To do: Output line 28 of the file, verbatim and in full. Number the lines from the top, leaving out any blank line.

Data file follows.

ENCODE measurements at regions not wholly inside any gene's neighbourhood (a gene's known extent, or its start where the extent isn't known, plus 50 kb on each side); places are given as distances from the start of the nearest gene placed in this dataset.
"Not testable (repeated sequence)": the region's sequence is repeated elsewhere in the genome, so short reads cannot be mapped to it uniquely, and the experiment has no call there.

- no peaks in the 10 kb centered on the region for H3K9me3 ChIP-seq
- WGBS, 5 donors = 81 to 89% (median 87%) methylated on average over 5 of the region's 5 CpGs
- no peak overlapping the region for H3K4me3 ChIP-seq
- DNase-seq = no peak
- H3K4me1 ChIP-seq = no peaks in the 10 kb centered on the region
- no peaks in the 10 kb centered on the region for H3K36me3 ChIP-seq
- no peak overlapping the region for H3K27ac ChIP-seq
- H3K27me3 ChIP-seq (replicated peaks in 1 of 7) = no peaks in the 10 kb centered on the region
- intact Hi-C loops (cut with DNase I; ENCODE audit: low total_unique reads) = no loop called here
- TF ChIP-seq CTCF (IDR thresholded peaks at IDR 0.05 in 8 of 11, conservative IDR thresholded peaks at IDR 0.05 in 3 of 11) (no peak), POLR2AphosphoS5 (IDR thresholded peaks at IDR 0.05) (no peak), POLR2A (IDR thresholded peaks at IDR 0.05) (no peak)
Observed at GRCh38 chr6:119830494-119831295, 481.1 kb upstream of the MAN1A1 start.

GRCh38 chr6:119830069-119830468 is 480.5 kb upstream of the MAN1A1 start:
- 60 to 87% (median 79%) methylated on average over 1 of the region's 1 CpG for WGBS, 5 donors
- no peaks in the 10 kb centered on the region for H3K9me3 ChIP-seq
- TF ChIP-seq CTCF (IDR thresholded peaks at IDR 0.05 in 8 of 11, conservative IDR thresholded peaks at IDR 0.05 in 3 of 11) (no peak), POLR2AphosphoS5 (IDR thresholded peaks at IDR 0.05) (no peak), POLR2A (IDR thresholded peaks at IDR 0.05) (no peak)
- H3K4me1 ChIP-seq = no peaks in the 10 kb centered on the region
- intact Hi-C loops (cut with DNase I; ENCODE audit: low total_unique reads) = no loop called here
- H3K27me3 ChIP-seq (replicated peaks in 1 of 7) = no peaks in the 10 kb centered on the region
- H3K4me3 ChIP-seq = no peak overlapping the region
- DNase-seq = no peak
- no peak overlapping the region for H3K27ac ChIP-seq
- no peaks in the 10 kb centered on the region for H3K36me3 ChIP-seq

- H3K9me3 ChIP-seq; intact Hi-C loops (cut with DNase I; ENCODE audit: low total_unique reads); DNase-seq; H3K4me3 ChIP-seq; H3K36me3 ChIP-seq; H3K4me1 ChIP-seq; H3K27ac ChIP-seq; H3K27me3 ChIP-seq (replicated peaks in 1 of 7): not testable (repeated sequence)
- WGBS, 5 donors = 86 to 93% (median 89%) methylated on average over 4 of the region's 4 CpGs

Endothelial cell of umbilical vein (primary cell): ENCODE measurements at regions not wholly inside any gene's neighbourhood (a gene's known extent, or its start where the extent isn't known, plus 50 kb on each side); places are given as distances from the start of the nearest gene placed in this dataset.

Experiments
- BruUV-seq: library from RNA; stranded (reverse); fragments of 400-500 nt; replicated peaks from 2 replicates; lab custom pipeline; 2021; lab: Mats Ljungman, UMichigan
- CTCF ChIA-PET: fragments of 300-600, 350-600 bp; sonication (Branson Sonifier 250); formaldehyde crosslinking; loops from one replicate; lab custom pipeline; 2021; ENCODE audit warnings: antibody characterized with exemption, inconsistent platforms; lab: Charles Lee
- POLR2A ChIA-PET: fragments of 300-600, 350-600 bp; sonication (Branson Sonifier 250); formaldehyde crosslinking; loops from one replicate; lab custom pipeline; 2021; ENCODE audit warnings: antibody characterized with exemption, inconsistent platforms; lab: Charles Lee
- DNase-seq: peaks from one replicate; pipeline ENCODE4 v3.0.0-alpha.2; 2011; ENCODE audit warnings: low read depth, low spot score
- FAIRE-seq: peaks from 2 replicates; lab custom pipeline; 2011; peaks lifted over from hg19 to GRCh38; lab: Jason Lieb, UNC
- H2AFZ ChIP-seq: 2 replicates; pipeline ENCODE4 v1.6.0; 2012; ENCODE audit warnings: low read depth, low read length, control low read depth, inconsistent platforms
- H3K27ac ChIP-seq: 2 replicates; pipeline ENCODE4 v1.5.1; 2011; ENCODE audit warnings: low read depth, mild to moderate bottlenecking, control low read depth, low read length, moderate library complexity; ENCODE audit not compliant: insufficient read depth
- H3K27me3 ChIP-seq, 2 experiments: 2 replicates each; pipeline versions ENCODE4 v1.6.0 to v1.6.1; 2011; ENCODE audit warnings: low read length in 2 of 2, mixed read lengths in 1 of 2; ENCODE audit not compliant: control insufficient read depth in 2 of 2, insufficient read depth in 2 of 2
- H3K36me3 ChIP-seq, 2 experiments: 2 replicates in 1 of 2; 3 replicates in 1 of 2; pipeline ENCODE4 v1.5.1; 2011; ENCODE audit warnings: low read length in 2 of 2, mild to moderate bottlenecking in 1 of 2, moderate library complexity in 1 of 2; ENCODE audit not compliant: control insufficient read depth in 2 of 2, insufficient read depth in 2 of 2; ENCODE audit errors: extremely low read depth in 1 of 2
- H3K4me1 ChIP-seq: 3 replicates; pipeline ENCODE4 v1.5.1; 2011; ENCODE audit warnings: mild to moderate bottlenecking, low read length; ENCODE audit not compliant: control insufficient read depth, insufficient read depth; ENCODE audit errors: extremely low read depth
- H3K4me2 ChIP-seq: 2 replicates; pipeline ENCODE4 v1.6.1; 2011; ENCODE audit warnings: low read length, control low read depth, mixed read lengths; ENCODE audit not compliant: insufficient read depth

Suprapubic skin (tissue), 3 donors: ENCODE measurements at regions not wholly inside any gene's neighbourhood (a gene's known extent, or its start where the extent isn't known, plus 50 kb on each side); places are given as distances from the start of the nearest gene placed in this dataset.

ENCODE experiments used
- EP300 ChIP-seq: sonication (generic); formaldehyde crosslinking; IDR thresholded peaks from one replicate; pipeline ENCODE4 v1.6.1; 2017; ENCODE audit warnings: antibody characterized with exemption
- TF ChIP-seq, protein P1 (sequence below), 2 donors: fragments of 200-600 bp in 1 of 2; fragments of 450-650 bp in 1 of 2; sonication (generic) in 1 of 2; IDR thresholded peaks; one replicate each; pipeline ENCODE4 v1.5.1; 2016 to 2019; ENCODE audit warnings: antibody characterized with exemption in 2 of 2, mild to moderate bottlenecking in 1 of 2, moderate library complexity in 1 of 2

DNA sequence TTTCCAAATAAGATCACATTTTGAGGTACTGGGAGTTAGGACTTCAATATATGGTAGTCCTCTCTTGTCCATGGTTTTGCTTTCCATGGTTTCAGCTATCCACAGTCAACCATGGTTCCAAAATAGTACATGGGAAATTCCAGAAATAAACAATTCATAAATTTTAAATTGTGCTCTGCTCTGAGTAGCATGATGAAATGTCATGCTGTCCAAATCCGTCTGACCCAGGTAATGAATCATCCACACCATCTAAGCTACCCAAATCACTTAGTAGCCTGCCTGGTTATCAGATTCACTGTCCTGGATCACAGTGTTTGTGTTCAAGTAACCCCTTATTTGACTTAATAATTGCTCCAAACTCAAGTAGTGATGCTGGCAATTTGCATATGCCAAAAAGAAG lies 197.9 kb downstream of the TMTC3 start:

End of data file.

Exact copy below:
Experiments